Why there’s a bit of England (literally) in New York

Live in New York and fancy stepping foot on a piece of England? Head down to Waterside Plaza on the East River in New York and there you’ll literally be standing on what was once part of Britain. Bricks and sod from the city of Bristol, to be exact.

Tom Scott explains:

What’s even more wonderful – that’s Cary Grant in the above picture, who was born in 1904 in Bristol. He’s pictured rededicating Bristol Basin at the Waterside Plaza in 1974. The plaque reads:

“Beneath this East River Drive of the City of New York lie stones, bricks and rubble from the bombed City of Bristol in England…Brought here in ballast from overseas, these fragments that once were homes shall testify while men love freedom to the resolution and fortitude of the people of Britain. They saw their homes struck down without warning. It was not their walls but their valor that kept them free…And broad-based under all is planted England’s oaken-hearted mood, as rich in fortitude as e’er went worldward from the island wall.“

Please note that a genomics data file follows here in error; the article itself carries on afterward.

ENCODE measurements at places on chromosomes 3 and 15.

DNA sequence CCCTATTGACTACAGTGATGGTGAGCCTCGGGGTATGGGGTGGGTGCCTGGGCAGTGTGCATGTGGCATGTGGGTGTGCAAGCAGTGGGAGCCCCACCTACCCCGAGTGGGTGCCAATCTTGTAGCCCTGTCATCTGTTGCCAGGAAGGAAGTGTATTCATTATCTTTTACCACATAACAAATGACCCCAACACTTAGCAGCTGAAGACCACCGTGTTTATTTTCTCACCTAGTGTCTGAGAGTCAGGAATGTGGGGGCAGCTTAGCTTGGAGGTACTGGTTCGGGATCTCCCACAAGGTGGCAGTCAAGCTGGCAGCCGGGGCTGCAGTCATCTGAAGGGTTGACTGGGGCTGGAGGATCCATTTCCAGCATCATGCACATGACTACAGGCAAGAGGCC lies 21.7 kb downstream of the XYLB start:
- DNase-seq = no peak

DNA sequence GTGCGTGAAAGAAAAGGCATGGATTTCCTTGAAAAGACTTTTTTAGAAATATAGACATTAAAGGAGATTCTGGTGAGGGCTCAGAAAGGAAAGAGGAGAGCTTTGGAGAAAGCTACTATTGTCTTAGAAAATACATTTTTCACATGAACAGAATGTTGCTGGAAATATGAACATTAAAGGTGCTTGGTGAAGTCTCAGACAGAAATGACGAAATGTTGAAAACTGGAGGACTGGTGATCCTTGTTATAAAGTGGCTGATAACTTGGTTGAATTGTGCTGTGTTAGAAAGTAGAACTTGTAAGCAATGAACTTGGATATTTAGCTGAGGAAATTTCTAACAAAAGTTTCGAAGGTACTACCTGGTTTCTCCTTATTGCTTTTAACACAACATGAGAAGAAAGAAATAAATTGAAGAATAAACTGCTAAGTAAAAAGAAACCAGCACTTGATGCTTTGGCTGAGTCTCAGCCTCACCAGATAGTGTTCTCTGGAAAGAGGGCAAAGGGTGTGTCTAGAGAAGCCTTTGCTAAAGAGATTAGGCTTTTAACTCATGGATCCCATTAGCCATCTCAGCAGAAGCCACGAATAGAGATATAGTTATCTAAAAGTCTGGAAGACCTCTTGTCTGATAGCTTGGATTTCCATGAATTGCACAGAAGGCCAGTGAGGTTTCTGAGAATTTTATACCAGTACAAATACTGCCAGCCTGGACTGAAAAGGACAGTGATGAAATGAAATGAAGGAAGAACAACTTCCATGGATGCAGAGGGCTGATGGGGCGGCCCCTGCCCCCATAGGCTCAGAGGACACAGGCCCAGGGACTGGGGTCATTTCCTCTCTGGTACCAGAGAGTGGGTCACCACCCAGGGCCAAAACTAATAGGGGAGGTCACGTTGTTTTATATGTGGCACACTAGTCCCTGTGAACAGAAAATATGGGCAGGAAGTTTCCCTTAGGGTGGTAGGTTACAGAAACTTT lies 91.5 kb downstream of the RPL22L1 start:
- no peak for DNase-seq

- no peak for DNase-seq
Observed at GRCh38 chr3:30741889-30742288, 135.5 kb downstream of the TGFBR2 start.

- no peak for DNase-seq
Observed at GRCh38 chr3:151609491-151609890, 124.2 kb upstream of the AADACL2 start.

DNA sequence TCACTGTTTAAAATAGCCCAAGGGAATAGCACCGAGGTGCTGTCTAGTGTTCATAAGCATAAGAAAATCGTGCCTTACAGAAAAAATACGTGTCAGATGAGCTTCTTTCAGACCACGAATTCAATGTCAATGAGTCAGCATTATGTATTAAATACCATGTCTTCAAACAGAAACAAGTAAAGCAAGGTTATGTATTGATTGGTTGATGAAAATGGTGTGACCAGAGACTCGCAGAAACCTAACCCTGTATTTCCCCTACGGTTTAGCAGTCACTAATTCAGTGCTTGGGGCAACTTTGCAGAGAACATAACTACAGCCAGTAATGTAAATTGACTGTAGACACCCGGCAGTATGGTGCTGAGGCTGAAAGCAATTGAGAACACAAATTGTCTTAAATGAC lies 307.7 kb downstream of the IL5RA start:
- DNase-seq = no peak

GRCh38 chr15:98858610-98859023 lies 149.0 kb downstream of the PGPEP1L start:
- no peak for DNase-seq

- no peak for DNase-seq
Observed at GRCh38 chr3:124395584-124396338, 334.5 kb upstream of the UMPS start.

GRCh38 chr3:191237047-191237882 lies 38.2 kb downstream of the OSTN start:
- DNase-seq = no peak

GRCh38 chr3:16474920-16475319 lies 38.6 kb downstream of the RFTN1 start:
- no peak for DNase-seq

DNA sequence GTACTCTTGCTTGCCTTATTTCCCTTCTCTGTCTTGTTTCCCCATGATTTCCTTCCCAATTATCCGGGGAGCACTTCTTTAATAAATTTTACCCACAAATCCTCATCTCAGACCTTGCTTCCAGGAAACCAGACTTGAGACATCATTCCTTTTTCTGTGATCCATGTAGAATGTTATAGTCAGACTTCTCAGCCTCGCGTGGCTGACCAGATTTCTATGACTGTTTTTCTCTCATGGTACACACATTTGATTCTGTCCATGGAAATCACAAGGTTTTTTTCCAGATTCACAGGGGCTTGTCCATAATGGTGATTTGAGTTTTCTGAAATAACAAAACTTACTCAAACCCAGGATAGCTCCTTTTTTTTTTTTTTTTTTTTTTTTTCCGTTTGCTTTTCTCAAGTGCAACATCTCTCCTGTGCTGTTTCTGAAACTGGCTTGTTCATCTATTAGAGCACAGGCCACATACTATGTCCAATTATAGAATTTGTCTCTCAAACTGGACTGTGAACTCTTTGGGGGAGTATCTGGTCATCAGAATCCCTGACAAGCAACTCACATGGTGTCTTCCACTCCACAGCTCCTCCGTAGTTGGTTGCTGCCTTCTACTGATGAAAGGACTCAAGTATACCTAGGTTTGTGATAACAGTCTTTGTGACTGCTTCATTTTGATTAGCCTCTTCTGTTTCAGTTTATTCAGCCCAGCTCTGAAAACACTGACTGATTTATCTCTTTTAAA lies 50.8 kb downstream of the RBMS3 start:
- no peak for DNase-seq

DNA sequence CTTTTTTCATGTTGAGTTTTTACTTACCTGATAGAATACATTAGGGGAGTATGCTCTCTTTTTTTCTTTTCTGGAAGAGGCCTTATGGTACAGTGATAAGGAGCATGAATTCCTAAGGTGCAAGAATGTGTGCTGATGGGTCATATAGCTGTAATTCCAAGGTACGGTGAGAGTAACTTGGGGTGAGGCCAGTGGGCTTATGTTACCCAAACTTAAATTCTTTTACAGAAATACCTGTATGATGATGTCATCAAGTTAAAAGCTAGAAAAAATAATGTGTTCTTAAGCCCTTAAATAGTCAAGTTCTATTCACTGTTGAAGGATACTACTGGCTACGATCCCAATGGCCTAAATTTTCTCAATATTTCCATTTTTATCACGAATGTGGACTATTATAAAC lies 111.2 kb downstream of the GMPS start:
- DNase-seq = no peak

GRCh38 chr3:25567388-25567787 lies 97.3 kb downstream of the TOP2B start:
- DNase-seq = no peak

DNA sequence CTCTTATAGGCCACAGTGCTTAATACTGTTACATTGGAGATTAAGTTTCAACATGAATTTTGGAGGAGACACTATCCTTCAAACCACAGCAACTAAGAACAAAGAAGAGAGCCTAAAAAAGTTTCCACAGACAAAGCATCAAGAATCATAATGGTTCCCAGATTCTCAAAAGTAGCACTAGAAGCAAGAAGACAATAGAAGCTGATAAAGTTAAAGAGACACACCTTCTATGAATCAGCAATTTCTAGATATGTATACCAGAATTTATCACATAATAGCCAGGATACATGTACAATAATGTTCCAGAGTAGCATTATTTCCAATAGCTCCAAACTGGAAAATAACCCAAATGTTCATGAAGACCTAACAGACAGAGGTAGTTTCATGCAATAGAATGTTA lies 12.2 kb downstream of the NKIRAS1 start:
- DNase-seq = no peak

So yes, in World War 2, the American supply ships went to Bristol fully loaded – and when they came back they had to have a similar weight to return for ballast. So they took great chunks of bombed out Bristol back with them. A little bit of South West England was left in the form of buildings and the ground – some 3,500 miles away in America.

A nice little story indeed.

Blimey! is your daily dose of British news and features for anglophiles everywhere! This article was carefully written by Tim Holt, a British blogger, photographer and actor based back in the UK after many years of living in America. Forever torn between two magnificent slices of sod.
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